Monday, Oct. 29, 2007 | The fires that have swept the region, and that still burn in some places, have been incredibly dramatic in their impact on the day-to-day functioning of our city and have been absolutely devastating to those families who lost their homes. But when people have asked me in recent days how I thought the fires would impact home prices, my answer has been that it wouldn’t have much effect at all.
It’s simply a matter of scale. San Diego is a huge city and — without minimizing the catastrophic impact to those involved — the number of homes destroyed represents an extremely small portion of our housing stock.
The latest estimate I’ve gotten from the U-T’s fire blog as I write this is that 1,470 homes have been destroyed. According to SANDAG, 1,470 homes represent just 0.13 percent of San Diego’s total housing supply. I imagine most of the homes burned were single family homes, but even still, the number of homes destroyed accounts for just 0.22 percent of all single family homes in San Diego.
Of course, pricing impact would result more from changes in for-sale inventory than in the overall housing stock. Here too, though, the fire’s impact is minimal. If immediately replaced from resale inventory, the homes destroyed would in their entirety use up just 11.1 percent of single family homes currently listed for sale. This would just get the amount of inventory back to where it was in May — not a significant change and not anything that would change the market’s prevailing trend.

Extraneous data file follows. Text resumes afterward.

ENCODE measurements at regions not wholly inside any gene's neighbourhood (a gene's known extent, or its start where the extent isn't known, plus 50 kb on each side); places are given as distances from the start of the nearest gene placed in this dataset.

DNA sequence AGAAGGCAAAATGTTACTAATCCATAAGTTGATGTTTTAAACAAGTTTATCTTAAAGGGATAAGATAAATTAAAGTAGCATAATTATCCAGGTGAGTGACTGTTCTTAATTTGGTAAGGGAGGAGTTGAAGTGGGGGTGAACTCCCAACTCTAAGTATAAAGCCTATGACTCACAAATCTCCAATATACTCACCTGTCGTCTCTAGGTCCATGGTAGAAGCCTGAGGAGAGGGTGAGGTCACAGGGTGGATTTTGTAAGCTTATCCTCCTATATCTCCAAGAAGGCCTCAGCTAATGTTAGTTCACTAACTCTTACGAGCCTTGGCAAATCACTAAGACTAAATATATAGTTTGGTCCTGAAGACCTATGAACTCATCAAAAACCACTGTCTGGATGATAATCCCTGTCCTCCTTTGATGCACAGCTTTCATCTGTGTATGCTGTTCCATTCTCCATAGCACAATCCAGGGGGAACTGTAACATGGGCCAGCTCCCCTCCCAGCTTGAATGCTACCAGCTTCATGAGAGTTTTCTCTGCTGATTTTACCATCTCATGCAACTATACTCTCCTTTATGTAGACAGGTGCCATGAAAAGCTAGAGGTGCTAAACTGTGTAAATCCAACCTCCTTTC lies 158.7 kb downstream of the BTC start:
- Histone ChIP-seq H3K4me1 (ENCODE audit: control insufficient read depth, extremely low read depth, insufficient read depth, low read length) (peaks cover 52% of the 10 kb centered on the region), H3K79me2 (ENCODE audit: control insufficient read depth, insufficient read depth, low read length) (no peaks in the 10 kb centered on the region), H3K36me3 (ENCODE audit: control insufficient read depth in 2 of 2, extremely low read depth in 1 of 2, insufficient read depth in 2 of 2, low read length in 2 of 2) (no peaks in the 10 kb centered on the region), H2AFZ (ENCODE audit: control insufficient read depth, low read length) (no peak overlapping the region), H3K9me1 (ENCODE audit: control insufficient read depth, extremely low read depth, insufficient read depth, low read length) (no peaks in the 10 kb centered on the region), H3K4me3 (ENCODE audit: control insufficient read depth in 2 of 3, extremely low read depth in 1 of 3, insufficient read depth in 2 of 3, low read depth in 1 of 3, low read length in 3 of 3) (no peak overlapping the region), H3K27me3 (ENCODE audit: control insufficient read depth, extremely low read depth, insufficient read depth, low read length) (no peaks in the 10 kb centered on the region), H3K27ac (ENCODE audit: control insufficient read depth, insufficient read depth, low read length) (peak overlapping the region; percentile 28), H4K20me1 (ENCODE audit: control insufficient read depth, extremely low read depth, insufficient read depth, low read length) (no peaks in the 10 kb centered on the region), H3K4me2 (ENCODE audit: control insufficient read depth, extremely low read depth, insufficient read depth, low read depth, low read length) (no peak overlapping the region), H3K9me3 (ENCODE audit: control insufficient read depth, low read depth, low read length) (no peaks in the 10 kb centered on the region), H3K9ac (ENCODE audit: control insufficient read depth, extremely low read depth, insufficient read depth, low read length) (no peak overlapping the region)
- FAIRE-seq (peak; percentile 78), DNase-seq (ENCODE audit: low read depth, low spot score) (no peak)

It’s instructive to look at how the loss of these houses would change the relationship between supply and demand. In September, there were 12.2 months’ worth of single family homes listed for resale. This means that at last month’s pace of sales, it would have taken 12.2 months for every home to be purchased. An immediate removal of 1,470 homes from the inventory would reduce the amount of inventory to 10.8 months’ — still quite a bit worse than anything we’ve seen in years. The difference between 12.2 months’ worth of inventory and 10.8 months’ simply doesn’t amount to much. Both figures are ominous for pricing; one is just slightly less so.
I will throw out one last figure. North County real estate broker Jim Klinge informs me that 7,835 homes listed for resale are currently vacant. (This figure counts both single family and attached homes). Every family that lost a home could move into one of these residences and there would still be 6,365 empty homes in San Diego waiting to be sold.